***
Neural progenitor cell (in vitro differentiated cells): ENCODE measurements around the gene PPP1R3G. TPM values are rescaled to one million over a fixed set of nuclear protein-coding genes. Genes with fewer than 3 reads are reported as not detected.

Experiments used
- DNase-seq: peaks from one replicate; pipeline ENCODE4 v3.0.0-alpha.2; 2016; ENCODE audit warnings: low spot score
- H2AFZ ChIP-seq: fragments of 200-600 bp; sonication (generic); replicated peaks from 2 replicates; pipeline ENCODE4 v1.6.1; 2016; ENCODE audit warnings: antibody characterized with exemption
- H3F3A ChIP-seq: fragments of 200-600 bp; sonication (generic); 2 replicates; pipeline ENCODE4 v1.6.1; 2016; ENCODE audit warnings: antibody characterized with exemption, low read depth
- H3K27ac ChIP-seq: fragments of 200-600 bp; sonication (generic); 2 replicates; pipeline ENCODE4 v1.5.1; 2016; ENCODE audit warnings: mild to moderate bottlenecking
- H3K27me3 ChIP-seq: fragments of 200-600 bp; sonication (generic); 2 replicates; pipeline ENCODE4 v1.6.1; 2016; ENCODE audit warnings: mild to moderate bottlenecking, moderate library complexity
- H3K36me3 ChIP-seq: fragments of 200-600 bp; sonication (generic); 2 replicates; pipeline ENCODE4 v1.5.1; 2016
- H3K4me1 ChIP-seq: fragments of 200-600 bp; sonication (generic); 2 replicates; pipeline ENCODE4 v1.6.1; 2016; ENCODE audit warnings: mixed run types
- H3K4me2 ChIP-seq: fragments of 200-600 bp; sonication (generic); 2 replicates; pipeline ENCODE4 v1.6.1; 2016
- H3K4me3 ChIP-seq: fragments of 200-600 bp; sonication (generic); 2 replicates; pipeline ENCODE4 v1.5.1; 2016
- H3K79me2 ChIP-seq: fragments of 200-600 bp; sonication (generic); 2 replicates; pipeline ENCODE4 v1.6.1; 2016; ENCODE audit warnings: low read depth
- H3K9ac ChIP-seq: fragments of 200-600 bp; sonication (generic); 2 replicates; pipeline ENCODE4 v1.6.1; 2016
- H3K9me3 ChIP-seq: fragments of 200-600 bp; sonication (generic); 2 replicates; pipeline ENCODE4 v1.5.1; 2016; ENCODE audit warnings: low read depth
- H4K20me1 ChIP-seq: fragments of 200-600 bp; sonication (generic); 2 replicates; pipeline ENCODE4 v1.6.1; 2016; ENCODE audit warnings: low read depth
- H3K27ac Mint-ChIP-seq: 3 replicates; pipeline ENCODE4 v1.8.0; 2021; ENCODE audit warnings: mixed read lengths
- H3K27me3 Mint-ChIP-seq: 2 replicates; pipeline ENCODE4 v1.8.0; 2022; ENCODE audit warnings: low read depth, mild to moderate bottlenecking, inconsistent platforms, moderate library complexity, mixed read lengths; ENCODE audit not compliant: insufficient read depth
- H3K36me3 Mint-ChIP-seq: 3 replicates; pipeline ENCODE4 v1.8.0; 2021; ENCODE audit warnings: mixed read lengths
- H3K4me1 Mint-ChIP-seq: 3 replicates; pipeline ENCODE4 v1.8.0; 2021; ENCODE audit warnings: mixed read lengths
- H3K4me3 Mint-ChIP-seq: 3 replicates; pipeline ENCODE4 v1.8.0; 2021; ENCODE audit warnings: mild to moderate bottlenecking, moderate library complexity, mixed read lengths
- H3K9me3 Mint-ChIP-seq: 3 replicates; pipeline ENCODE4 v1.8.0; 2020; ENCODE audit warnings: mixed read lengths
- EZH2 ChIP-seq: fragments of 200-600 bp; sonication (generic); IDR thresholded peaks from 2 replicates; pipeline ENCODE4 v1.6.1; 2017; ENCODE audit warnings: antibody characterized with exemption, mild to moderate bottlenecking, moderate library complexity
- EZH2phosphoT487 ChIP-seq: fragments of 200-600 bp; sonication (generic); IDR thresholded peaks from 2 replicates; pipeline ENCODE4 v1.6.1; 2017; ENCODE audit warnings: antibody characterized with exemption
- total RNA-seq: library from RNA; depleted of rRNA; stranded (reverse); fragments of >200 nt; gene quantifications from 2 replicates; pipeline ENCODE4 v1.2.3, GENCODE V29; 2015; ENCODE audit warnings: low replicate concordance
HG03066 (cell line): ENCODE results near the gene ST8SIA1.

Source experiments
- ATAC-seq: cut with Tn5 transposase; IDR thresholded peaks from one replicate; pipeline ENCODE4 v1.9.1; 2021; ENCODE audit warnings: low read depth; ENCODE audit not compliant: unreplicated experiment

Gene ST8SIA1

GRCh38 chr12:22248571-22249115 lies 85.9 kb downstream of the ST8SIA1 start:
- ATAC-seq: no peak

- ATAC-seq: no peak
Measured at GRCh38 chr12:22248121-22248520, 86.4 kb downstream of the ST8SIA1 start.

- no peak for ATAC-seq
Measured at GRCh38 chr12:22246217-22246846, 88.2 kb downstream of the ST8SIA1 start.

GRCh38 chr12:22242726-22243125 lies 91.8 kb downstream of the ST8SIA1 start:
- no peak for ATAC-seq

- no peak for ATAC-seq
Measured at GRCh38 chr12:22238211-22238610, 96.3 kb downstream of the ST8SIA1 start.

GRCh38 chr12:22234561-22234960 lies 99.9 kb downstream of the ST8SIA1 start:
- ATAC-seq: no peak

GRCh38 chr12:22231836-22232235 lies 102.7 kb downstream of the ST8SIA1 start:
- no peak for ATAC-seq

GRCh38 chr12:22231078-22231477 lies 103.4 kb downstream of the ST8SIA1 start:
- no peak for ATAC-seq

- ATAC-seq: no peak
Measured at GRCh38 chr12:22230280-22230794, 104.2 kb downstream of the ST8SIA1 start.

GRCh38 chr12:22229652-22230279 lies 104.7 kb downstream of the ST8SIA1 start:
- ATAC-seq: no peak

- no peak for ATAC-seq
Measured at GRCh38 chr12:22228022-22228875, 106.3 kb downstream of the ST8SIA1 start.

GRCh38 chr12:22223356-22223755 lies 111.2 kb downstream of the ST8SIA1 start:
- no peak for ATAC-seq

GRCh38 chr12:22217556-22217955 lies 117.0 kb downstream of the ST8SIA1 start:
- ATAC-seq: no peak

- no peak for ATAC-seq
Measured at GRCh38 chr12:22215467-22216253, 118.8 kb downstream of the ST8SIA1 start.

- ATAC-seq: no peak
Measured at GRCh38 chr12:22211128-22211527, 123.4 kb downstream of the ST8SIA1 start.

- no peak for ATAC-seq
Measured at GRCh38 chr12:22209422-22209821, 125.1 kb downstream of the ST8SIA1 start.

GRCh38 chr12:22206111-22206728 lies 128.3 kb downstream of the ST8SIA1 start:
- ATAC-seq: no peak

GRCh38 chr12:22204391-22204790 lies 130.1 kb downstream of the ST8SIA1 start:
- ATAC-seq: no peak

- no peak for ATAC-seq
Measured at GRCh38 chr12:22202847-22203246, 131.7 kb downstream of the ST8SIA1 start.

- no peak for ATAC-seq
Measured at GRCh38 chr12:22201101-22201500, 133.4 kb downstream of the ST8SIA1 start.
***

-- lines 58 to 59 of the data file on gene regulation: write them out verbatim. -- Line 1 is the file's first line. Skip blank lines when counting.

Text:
Measured at GRCh38 chr12:22211128-22211527, 123.4 kb downstream of the ST8SIA1 start.

- no peak for ATAC-seq